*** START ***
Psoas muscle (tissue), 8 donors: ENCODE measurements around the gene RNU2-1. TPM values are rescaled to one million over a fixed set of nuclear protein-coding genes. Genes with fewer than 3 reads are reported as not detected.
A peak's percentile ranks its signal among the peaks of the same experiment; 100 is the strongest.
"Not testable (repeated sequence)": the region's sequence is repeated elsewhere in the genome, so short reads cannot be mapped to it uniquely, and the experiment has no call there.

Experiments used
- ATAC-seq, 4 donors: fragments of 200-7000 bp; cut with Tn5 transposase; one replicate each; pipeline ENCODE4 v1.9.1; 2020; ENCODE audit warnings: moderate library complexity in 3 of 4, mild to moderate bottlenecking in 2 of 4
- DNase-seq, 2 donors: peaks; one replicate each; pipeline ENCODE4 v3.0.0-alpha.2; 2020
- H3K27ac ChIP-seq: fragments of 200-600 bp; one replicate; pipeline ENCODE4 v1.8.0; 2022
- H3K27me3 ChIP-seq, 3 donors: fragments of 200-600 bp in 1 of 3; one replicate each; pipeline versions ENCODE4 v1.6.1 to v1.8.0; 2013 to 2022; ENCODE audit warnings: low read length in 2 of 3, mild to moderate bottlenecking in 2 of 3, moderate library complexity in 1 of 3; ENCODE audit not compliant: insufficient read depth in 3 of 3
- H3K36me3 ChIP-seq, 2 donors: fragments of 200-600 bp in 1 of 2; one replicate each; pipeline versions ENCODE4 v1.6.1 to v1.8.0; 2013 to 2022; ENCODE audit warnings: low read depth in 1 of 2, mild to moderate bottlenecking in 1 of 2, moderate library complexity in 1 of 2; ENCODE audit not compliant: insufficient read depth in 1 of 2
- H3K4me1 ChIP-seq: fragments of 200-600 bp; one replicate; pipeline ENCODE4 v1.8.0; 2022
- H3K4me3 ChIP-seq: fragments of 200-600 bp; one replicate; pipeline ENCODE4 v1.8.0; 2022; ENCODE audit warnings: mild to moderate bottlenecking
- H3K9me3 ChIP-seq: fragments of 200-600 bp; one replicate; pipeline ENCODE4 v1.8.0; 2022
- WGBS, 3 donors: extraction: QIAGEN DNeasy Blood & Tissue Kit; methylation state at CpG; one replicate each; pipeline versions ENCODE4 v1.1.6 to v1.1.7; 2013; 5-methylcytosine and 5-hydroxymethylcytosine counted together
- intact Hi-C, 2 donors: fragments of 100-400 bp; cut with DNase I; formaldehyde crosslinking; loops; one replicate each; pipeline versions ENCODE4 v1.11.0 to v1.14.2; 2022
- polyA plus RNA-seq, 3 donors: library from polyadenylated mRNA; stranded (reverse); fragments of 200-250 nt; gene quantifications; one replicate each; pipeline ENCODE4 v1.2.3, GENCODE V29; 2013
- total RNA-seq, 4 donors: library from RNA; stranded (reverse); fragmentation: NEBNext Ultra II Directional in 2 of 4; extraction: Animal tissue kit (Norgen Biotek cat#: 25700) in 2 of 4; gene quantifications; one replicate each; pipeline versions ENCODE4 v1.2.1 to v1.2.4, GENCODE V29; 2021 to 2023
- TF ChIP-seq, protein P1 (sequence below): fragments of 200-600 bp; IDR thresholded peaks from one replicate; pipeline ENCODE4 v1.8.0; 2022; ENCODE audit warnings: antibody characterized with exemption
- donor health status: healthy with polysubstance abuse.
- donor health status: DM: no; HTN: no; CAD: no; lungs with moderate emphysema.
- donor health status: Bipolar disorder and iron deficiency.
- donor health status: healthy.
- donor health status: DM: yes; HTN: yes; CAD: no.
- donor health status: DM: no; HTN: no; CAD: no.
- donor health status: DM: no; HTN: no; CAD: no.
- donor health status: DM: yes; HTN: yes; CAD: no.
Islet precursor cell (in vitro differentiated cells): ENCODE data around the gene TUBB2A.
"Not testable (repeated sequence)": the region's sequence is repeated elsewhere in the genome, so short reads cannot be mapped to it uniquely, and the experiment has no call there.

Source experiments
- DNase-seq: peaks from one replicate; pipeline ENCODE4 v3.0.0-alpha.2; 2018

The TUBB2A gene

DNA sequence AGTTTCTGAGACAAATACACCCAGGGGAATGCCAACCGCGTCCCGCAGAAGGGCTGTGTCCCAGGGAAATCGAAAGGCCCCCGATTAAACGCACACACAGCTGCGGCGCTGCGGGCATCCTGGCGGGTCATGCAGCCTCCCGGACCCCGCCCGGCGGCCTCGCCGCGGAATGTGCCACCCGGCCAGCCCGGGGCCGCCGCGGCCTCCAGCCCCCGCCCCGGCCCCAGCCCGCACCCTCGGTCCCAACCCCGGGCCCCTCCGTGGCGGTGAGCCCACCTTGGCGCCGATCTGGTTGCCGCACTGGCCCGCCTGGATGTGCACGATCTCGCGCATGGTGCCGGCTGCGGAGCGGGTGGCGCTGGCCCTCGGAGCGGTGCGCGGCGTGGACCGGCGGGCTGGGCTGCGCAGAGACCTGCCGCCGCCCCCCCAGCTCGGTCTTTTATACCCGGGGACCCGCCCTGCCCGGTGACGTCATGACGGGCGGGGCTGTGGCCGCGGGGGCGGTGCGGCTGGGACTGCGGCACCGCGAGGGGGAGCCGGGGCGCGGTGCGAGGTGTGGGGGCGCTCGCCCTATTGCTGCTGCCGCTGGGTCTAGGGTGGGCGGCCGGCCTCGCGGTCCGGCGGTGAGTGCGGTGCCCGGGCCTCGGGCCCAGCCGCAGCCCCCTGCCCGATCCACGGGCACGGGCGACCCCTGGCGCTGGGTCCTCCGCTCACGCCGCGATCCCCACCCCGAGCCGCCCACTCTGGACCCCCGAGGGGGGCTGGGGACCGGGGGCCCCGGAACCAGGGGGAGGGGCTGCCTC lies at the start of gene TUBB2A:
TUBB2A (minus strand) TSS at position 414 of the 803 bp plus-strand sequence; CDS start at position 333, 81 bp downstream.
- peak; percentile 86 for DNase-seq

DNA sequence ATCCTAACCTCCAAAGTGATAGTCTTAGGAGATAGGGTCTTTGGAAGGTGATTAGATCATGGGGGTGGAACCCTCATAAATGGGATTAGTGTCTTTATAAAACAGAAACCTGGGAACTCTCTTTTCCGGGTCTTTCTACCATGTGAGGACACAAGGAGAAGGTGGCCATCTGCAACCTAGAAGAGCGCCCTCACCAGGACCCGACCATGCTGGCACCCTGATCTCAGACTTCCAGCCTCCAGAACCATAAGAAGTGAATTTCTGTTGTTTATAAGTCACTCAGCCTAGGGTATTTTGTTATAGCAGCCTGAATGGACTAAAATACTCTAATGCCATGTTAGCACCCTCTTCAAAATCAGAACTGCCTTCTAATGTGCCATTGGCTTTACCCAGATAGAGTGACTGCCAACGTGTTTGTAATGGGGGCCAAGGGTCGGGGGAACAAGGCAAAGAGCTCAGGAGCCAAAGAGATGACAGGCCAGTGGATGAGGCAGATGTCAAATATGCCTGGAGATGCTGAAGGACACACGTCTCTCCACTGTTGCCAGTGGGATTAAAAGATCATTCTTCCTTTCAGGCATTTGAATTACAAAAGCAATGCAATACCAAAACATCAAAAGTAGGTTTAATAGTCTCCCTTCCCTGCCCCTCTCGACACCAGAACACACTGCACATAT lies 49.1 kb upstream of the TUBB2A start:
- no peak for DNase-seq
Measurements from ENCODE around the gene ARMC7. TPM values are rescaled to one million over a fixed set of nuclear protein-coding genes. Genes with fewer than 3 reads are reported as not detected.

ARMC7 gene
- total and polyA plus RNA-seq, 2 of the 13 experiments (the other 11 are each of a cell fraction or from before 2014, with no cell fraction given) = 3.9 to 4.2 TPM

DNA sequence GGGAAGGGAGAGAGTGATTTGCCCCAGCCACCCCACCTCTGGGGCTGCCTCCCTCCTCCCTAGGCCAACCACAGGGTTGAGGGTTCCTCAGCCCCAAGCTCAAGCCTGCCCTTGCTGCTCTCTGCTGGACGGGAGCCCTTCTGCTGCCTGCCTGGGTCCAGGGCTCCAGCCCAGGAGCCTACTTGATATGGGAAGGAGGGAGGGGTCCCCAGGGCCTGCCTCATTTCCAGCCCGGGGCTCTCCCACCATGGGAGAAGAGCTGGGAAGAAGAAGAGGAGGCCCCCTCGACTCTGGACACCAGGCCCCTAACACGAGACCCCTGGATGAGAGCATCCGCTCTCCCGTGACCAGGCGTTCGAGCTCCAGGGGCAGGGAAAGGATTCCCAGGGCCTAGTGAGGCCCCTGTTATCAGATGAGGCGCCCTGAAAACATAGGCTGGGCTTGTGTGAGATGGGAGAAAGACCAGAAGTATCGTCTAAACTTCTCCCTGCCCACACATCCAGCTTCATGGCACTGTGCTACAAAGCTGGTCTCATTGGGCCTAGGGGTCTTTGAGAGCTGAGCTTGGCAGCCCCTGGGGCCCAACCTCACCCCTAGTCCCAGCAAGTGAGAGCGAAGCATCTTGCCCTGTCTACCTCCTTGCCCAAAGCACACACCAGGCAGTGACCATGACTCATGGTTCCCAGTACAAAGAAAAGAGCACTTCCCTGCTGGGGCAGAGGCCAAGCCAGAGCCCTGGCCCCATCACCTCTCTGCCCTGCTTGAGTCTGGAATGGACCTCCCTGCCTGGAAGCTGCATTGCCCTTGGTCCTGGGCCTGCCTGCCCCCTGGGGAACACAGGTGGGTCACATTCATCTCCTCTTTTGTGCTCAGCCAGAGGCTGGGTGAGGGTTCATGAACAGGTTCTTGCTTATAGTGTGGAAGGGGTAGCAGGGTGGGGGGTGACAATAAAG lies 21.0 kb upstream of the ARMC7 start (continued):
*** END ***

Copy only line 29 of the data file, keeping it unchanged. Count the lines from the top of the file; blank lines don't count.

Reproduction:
- DNase-seq: peaks from one replicate; pipeline ENCODE4 v3.0.0-alpha.2; 2018